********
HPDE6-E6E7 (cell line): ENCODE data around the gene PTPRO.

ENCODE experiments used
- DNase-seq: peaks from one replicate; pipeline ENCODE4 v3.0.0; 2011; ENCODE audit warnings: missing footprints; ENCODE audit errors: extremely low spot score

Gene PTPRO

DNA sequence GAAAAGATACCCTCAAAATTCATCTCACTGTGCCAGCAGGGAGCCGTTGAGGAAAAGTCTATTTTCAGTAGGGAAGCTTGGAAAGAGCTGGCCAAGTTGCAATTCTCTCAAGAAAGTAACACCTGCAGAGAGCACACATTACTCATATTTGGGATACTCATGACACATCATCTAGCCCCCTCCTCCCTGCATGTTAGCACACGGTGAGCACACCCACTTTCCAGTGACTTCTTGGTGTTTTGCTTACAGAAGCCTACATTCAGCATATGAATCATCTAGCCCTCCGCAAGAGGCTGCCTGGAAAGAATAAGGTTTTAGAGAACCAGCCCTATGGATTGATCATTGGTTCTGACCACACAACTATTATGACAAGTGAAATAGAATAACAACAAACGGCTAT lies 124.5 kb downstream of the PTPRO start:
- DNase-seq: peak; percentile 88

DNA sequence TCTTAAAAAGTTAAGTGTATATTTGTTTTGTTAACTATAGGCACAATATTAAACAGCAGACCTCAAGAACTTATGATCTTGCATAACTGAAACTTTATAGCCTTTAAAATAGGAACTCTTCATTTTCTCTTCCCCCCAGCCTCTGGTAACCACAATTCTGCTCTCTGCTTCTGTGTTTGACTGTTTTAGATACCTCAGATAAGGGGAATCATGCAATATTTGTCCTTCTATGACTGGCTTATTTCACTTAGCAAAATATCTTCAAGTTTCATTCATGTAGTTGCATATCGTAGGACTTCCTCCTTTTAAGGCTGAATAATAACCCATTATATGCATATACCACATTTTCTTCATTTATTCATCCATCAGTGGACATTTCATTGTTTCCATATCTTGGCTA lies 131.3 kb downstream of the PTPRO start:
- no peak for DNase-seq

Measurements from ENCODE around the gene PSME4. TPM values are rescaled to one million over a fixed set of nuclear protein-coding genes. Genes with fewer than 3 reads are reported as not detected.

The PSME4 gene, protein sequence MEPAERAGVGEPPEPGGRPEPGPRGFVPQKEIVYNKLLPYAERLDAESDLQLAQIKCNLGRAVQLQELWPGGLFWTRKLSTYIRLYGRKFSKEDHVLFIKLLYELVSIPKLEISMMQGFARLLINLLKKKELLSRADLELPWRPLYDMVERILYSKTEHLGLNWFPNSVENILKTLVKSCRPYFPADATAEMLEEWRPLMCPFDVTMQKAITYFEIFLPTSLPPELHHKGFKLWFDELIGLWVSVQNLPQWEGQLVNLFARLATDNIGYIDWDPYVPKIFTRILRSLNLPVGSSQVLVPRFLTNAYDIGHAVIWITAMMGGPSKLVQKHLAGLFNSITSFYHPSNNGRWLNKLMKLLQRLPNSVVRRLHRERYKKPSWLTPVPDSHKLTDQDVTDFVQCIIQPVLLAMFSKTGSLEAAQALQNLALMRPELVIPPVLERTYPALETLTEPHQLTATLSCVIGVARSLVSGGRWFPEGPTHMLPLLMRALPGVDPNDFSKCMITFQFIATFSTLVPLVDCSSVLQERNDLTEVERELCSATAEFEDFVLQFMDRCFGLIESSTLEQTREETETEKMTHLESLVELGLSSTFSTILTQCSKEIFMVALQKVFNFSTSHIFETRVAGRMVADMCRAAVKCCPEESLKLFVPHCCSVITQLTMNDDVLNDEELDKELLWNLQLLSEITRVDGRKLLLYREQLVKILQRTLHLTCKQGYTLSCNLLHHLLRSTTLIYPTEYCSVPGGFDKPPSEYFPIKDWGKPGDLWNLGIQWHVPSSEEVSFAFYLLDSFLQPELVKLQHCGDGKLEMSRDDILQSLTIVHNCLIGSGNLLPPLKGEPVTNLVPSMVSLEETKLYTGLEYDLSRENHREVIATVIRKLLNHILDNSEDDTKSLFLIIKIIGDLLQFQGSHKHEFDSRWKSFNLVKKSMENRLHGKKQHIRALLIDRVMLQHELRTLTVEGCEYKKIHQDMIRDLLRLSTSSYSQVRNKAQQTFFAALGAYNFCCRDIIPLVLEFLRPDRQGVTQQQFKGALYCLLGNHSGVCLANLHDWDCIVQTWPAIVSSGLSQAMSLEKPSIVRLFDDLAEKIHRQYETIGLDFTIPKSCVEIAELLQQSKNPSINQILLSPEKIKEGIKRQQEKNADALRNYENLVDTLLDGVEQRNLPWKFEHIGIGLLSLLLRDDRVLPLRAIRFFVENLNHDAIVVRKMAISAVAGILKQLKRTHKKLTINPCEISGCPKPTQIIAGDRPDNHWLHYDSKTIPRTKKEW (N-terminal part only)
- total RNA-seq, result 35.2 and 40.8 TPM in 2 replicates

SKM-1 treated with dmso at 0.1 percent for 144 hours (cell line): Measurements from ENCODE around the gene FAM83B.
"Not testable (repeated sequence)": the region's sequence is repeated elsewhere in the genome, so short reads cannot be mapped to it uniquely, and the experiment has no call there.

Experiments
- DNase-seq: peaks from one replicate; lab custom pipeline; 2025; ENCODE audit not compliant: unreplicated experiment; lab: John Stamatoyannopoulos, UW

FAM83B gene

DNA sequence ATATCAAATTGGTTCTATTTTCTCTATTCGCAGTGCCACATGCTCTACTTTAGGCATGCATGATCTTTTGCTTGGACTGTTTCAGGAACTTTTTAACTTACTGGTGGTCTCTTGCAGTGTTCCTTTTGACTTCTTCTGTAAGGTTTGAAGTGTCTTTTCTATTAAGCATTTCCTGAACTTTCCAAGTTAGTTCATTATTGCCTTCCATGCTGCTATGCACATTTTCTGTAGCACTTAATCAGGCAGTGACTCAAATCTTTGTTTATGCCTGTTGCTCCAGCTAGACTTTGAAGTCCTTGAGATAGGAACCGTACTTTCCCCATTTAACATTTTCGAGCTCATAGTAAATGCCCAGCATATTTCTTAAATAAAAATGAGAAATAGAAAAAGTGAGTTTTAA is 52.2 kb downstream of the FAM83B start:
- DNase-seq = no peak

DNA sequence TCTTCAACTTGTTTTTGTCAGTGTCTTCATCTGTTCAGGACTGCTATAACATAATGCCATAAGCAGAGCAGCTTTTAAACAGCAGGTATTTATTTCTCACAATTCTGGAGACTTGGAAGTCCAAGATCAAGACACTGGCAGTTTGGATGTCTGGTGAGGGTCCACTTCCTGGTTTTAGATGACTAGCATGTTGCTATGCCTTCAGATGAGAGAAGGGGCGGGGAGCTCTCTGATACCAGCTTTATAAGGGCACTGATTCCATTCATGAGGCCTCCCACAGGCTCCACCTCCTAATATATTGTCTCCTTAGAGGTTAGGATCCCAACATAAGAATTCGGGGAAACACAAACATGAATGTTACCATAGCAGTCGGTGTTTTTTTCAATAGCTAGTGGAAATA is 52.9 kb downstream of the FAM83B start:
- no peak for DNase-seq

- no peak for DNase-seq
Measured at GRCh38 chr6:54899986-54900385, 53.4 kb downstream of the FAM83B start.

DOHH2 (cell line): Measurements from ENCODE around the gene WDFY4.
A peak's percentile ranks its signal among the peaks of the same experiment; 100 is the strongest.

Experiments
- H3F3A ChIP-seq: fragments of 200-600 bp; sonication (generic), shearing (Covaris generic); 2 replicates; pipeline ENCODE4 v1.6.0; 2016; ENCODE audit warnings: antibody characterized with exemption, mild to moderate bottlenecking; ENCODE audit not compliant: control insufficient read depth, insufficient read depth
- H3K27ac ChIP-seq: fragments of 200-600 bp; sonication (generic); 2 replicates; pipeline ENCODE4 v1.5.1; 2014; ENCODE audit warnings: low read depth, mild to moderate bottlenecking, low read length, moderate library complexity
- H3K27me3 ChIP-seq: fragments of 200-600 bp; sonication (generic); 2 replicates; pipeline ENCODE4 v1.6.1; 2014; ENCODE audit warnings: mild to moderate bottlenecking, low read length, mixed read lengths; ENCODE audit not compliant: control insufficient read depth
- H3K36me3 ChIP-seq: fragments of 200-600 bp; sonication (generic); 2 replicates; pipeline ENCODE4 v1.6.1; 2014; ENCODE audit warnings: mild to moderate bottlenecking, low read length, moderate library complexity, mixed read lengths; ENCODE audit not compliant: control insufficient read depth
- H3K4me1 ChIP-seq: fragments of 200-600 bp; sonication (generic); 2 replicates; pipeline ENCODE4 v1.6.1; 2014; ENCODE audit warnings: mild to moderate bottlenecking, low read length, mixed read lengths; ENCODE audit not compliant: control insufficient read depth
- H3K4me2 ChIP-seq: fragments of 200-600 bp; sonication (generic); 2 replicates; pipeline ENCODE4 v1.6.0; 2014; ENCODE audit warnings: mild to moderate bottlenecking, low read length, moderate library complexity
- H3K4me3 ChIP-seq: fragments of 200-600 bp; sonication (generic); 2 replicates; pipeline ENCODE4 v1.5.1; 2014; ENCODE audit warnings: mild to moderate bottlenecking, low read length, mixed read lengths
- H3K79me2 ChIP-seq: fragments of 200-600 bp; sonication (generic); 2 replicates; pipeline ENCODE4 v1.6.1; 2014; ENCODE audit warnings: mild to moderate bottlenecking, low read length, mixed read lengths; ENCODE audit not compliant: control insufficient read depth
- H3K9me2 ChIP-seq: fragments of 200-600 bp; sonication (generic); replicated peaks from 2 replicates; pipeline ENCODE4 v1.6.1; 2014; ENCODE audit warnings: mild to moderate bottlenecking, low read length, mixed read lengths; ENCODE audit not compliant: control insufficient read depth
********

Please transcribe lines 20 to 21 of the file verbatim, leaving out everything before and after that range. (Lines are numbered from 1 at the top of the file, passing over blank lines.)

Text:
- no peak for DNase-seq

- no peak for DNase-seq